[0020] In one embodiment, the wipe for the first pouch 102 is a 162XL-4019, 48 gauge polyester with an ALOX coating bonded to 150 (6 mil) white polytheylene. This particular substrate retains the active hypochlorite, though other suitable wipes can be provided. Further, this wipe material minimizes the degradation and instability associated with hypochlorite caused by exposure to organic material. In one embodiment, a single wipe is provided in each pouch 102, 104, 106; however more than one wipe can be provided in any or all of the pouches 102, 104, 106.

[0021] The pouches 102, 104, 106 themselves are designed as flexible packaging structures for the wipes. The pouches 102, 104, 106 are preferably formed of a material that provides a barrier to moisture, air and light and has good chemical resistance so as to maintain its structural integrity during irradiation and when ultimately shelved in the clean room. In one embodiment, each pouch 102, 104, 106 is formed of a multi-layered structure comprised of layers of coated polyester, low density polyethylene, aluminum foil, hydroxypropylcellulose, and/or linear low density polyethylene. For example, the pouches 102, 104, 106 can be ExpressWeb EFS174, by by Glenroy Inc., which is attached hereto and hereby incorporated by reference. When prepared into a multi-layered structure, these materials provide an air-tight and liquid-tight seal and are highly chemically resistant (since stability of the finished product can be affected by light, oxygen and organic matter). They also help to maintain the active agents in each of the chemicals so as to prolong their shelf life. Each of the pouches 102, 104, 106 preferably includes a notch or perforation 212, such as shown in FIG. 2 in the first pouch 102. The notch 212 can be formed in the side of the pouch 102, 104, 106, so that the user can tear open the pouch 102, 104, 106 by pulling on the side of the pouch at the notch 212. Thus in use, the technician pulls the pouch along the perforation in order to tear the pouch 102, 104, 106 open to access the saturated wipe contained therein.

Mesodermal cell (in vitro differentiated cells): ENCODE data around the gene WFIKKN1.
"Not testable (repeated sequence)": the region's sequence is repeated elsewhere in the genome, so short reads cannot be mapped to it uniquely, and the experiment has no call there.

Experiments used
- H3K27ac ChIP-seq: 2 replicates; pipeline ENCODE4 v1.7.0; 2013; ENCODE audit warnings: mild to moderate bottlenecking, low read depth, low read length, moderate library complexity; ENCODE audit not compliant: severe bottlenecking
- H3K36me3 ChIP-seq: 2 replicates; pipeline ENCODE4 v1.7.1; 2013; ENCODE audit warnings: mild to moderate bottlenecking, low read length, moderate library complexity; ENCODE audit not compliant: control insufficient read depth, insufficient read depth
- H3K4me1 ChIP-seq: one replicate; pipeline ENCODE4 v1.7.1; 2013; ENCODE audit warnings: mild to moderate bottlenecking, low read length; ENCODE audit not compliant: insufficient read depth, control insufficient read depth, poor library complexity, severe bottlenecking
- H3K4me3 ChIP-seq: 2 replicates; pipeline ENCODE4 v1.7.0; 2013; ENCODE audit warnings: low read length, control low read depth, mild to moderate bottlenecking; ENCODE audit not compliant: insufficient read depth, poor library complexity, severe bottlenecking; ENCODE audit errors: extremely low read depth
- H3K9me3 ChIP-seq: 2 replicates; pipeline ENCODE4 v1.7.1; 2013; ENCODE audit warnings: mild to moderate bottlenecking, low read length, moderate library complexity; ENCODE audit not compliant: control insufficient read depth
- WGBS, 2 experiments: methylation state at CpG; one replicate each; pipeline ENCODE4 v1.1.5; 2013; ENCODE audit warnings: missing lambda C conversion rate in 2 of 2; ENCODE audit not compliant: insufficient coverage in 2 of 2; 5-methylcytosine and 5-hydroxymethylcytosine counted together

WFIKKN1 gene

[0022] In order to introduce the deactivation wipe kit 100 into the clean room, it (and its contents) must first be sterilized. In one embodiment, parts of the deactivation wipe kit 100 is irradiated to avoid introducing contaminants into the environment. The second pouch 104 and third pouch 106 contain chemicals that may be terminally irradiation sterilized, such as by the methods described herein. Thus, assembled pouches 104, 106 may undergo known terminally irradiation sterilization. The first pouch 102, however, contains a chemical (i.e., sodium hypochlorite) that cannot be terminally irradiation sterilized. As such, the first pouch 102 is configured differently than the second pouch 104 and third pouch 106 such that the chemical can be added after the first pouch 102 has been sterilized.

[0023] As set forth in FIG. 2, the first pouch 102 is designed with a one-way valve 208 positioned at an end 210 thereof, and the pouch 102 contains a wipe 209. This valve 208, which is more fully illustrated in FIGS. 3A-E, only allows fluids to be transferred through it in one direction. As such, the first pouch 102, containing only a dry wipe, may be terminally irradiation sterilized, together with the second pouch 104 and third pouch 106 (each of which contain the wipe and the respective chemical). Then, when the pouches 102, 104, 106 are transferred to the clean room, the first pouch 102 may be aseptically filled with the sterilized hypochlorite solution via the one-way valve 208 to saturate the dry wipe contained therein. The sterilized hypochlorite solution may be of any concentration determined suitable to one or ordinary skill in the art. For example, a hypochlorite concentration of 5.25% is used. At this point, the deactivation wipe kit 100 is fully ready for use in a clean room. The wipes contemplated for the kit may be of any conventional size known in the art, exemplarily 3" x 4", 4" x 6", 9" x 9", 9" x 12", or 12" x 12". The second and third pouches 104, 106 also contain a wipe in a similar manner as shown in FIG. 2, except that the second and third pouches 104, 106 are completely sealed along all four sides and do not contain a valve 208 at any side.

[0024] A process of preparing the deactivation wipe kit 100 is outlined in the flow chart of FIG. 4. Each pouch 102, 104, 106 may be prepared in sequence or simultaneously by different technicians. Thus, Steps 400, 402, 404 can be performed sequentially or at the same time. As set forth more fully below, each of the steps utilizes the chemicals and materials described above.